It can be easy to lose track of Florida’s accomplishments after a decade-plus of education reform. True, money for public education has plummeted over the past five years as the state experienced a severe economic downturn. And, yes, there’s still too much teaching to the FCAT, though that test will be changing to common score standards for year-end exams on key subjects, a better gauge of student learning.
Still, Florida students’ scores not only have been improving on national standardized tests, but now there are strong signs that students are showing up their cohorts internationally.
A recent international education study put Florida’s fourth-graders virtually at the top of 53 school systems in the world when it comes to reading comprehension. Florida’s average score in the Progress in International Reading Literacy Study (PIRLS) was 569 — the U.S. average score was 556 in reading — and only Hong Kong had a higher score at 571, which is not statistically significant.
That’s a crucial mark of excellence — just four years ago Florida’s fourth-graders ranked ninth in reading.
In math and science, Florida’s fourth-graders ranked ninth among 57 participating international education systems in the Trends in International Mathematics and Science Study (TIMSS). The Sunshine State once again was ahead of the U.S. average score of 541. The state’s eighth-graders also ranked ninth in math among 56 participating school systems, with several U.S. states that invest more in public education — Massachusetts, Minnesota and North Carolina among them — edging out Florida in the international rankings.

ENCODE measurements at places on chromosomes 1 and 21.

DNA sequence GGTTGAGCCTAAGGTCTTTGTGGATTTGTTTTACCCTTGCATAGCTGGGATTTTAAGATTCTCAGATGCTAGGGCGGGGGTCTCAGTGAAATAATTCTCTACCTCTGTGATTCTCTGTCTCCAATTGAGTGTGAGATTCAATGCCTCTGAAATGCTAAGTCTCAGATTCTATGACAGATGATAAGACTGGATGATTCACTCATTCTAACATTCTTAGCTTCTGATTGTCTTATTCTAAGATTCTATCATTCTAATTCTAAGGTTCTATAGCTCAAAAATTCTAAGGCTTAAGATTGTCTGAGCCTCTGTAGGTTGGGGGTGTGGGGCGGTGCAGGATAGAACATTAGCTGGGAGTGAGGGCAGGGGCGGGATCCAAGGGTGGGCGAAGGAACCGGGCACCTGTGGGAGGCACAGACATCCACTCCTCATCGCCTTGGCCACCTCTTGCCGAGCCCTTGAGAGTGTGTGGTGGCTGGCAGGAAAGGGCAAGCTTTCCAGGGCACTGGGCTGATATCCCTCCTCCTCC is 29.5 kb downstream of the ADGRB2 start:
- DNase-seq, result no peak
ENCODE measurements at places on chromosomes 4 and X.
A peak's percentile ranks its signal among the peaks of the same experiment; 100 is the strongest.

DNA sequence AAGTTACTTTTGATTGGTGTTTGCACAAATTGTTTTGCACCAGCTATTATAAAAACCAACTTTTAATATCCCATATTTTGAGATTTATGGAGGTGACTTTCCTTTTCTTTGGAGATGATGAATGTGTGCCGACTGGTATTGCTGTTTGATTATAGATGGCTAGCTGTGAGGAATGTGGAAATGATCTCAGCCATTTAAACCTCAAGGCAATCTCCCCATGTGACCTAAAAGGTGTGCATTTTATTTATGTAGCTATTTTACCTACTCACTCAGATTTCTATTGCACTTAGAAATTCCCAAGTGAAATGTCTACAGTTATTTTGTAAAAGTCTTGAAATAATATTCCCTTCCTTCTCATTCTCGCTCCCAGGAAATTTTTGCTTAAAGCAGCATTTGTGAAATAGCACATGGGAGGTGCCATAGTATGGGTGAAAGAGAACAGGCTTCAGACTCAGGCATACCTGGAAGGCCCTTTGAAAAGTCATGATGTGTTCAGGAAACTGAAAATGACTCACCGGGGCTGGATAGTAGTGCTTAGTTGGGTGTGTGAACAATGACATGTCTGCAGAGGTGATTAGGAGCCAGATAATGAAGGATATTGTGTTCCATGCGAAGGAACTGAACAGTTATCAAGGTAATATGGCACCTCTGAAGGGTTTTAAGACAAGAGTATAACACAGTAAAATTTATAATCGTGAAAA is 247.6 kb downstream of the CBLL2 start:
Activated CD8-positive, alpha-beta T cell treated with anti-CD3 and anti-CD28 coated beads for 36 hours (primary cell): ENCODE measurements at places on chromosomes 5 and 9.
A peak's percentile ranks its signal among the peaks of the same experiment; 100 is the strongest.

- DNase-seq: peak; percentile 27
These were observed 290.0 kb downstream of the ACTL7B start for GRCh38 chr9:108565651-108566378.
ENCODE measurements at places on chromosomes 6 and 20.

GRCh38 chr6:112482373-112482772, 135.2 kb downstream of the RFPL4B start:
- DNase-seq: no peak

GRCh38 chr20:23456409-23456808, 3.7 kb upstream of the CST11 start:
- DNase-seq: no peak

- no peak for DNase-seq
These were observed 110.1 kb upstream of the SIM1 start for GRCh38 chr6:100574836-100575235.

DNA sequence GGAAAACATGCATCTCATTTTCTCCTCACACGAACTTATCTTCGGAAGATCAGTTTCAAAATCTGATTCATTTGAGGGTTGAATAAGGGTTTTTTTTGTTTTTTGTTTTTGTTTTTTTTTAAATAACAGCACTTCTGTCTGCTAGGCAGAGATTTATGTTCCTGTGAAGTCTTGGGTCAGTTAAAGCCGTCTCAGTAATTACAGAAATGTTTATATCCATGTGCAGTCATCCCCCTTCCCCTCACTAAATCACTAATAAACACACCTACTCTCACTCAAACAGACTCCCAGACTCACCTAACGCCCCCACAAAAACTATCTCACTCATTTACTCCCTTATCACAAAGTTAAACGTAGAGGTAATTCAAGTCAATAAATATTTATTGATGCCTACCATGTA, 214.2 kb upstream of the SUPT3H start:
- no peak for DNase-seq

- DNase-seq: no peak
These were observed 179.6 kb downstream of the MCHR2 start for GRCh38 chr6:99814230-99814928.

Locally, South Florida students are excelling, too. This past school year not a single Miami-Dade or Broward County public school received a D or F grade from the state based on FCAT scores, graduation rates and participation in advanced-placement courses.
The state scores, released in December, show that 63 percent of Miami-Dade schools earned an A grade — 88 percent had an A or B score. In Broward, 69 percent of schools earned an A, and 82 percent had an A or B.
South Florida’s two major counties outperformed every other school system in the state.
That didn’t happen by accident. There has been a concerted effort, particularly in Miami-Dade public schools, which earned the prestigious Broad Prize last year, to put more community resources into struggling schools. Top teachers and administrators, tutoring programs like CityYear and adult mentors helped students achieve.
Of course, the state’s constantly changing bar on educational excellence carries handicaps. New grading methods became so confusing and convoluted last year that the state limited negative grade changes to one letter grade when it became clear that too many students were failing because of the new grading method. Schools that had a B the previous year and dropped precipitously only would have scored a C this past school year, for example.
Without that grade curve, state officials said three more Florida schools would have earned an F. As it is, 14 Florida schools got a D and three received an F — but none of them in Miami-Dade or Broward.
With that recognition should come extra funding for schools that improved their scores and for teachers, who will receive bonuses. Public schools that improve their scores also experience more engaged students coming back to their neighborhood schools — building pride in our community.